This Week in NW
Tech companies rush to offer help to get enterprises working again
In the wake of Tuesday's terrorist attack, technology companies are rushing to aid the families of victims, for disaster relief and to businesses affected by the tragedy.
United Messaging, a provider of hosted e-mail service, said Wednesday it would offer free e-mail accounts to businesses and their employees affected by the attack on the World Trade Center in New York.
"We will set up temporary e-mail accounts for employee and business use," says Len Gangi, senior vice president of product development and engineering. "We will take lists of user IDs and set up Web-based and POP3 accounts for those businesses."
E-mail has become a staple of communication in corporate America with nearly 75% of a company's business communication carried through e-mail, according to the Gartner Group.
"We are making this offer as a way to help businesses restore this mode of communication as quickly as possible," Gangi says. He also said the company could transfer company domain names to its hosted service. "At first we were concerned about how people may interpret this offer, but it is from the heart." Company president and CEO Ben Trowbridge posted a memo outlining the offer on the company's homepage on Tuesday. Those interested can contact United Messaging at 866-601-1673.
The aftermath: Networks
How you used the Internet to stay in touch with loved ones and colleagues.
Other thoughts on what happened.
AccessLine Communications, which hosts communications and voice services, is offering free emergency telephone numbers to businesses in New York and Washington that have been evacuated or closed due and to individuals that have been displaced. The intent is to help alleviate general network congestion in New York and Washington. The phone numbers allow businesses to provide phone-based information to callers and employees, and to receive voicemail messages from callers and employees. AccessLine also has established special phone numbers and an emergency Web site (www.accessline.com/emergency) through which companies can establish their own communication centers. The service provides a Web-based listing of the emergency phone numbers.
In addition, AccessLine will make available add-on services that receive incoming calls to the businesses' normal phone numbers and re-route them to other business locations, or to individual phone numbers for employees.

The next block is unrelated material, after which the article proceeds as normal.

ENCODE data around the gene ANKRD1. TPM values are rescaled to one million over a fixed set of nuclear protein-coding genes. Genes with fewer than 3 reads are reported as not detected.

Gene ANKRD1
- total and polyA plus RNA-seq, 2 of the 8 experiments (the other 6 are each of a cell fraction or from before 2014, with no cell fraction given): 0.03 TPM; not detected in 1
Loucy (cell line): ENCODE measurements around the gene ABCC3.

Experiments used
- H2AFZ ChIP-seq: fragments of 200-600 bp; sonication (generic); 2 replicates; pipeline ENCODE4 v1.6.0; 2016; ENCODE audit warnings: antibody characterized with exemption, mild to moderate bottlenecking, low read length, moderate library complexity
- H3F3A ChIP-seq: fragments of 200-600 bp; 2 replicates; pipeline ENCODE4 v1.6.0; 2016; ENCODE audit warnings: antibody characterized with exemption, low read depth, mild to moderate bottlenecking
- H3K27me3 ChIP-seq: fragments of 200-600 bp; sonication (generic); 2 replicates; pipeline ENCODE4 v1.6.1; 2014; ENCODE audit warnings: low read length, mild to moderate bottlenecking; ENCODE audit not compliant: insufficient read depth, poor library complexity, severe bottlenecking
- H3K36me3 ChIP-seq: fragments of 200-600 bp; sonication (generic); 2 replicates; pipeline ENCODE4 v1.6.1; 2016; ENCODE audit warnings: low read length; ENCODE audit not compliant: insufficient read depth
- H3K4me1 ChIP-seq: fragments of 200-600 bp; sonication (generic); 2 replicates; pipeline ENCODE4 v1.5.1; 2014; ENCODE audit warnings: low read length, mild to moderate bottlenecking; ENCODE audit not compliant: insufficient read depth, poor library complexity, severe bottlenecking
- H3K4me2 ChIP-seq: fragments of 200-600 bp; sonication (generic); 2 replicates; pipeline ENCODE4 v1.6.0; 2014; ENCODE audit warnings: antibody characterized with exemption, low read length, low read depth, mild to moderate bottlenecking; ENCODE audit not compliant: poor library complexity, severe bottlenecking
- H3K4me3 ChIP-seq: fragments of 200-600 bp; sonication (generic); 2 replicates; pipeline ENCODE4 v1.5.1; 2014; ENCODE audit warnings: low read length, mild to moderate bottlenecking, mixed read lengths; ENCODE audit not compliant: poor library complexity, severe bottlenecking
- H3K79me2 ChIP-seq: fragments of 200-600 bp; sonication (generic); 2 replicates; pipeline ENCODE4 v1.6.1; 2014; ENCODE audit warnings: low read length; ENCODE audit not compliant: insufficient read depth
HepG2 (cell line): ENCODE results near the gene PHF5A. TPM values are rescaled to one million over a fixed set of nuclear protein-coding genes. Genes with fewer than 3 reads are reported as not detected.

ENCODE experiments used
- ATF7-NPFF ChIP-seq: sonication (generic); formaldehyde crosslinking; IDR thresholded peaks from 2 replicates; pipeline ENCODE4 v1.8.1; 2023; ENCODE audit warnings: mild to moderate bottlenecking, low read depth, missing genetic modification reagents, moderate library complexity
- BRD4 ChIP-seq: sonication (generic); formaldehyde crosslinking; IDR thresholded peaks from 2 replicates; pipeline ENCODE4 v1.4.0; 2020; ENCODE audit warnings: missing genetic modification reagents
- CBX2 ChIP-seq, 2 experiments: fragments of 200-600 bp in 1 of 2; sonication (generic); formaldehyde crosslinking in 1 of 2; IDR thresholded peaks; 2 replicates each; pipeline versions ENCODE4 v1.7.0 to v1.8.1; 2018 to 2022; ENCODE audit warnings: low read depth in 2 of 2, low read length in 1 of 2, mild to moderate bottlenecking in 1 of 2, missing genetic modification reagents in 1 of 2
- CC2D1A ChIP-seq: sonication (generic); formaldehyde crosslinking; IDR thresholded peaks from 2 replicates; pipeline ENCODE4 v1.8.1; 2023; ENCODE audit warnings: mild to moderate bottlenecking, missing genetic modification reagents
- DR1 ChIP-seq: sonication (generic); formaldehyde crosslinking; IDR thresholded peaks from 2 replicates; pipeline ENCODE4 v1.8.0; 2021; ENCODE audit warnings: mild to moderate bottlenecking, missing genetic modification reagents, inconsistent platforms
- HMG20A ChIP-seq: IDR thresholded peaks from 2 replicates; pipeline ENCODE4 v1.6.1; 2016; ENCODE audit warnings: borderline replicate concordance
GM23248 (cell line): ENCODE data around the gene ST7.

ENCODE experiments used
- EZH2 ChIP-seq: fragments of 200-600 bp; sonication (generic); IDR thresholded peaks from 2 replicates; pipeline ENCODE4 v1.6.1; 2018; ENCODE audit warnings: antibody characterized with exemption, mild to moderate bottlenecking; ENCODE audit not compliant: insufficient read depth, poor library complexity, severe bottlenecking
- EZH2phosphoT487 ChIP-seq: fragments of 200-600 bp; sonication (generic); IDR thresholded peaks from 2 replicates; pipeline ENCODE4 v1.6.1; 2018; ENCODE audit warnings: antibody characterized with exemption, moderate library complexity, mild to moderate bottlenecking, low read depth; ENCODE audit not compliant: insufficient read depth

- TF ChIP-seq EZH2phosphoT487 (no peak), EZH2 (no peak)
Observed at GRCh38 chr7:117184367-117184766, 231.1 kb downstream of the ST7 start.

To establish an emergency message center call 877-357-0750, 877-357-0751 and 206-621-5864.
Expertcity said it would offer free use of its telework service, GoToMyPC, for 30 days. The service provides remote control of a PC from any Web browser, allowing people to work from anywhere just as if they were a their desk.
The company's Web site is at www.gottomypc.com
Companies that were left without offices can contact Bluefly.com, which has 9,000 square feet of vacant space, at 212-944-8000 ext. 311. Likewise, Silicon Alley Reporter is offering use of its office space and IEEE 802.11 wireless network.
The contact number is 646-473-2201 or e-mail can be sent to firstname.lastname@example.org
Prodigy Communications, a national Internet service provider, is sponsoring a free locator service, an online help center with its "I'm okay" Message Center.
The center, which is at www.prodigy.net, is open to anyone with Internet access and can be used by anyone who wants to notify others of their safety. Users can enter their name, location and a brief message stating they are "Okay" and where they are. Users also can enter the names of people they are trying to find.
C I Host
C I Host, and e-business and Web-hosting company, said it would donate up to $50,000 to relief aid and match up to $50,000 on a dollar-for-dollar basis of donations made by its 190 employees.
PayPal, a secure online payment service, created a special fund to help its members provide assistance to those affected by the attack. The tax-deductible donations will be collected on behalf of the National Disaster Relief Fund of the American Red Cross.
More news on the attacks